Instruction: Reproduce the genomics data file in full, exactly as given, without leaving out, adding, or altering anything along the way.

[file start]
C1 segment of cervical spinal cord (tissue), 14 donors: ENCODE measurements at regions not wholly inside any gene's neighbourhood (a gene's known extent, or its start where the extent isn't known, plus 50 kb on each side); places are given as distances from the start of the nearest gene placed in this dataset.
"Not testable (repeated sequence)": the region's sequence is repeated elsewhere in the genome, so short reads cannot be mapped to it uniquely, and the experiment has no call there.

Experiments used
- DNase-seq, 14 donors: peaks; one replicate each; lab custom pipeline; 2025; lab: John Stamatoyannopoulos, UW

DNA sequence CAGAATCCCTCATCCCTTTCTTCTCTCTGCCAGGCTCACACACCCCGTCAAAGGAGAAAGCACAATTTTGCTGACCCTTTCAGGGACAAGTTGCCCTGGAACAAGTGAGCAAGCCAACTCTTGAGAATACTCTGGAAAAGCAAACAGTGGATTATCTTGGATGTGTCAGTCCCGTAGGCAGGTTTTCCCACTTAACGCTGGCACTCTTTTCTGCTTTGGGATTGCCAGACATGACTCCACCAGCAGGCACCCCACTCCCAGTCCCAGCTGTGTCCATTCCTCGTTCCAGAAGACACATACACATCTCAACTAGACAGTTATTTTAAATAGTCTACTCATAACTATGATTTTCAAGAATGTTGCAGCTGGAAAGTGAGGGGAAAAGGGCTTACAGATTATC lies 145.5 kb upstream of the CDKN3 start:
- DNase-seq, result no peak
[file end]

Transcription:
C1 segment of cervical spinal cord (tissue), 14 donors: ENCODE measurements at regions not wholly inside any gene's neighbourhood (a gene's known extent, or its start where the extent isn't known, plus 50 kb on each side); places are given as distances from the start of the nearest gene placed in this dataset.
"Not testable (repeated sequence)": the region's sequence is repeated elsewhere in the genome, so short reads cannot be mapped to it uniquely, and the experiment has no call there.

Experiments used
- DNase-seq, 14 donors: peaks; one replicate each; lab custom pipeline; 2025; lab: John Stamatoyannopoulos, UW

DNA sequence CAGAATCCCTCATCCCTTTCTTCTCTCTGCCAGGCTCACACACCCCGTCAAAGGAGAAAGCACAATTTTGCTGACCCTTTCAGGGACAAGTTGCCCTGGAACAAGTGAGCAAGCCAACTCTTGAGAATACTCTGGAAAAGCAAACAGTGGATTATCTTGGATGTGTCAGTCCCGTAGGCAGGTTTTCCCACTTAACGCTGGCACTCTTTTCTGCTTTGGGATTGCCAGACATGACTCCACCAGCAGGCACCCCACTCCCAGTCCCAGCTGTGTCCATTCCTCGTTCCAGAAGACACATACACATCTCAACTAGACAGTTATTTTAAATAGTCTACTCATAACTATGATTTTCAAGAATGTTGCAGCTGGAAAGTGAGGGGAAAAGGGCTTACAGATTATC lies 145.5 kb upstream of the CDKN3 start:
- DNase-seq, result no peak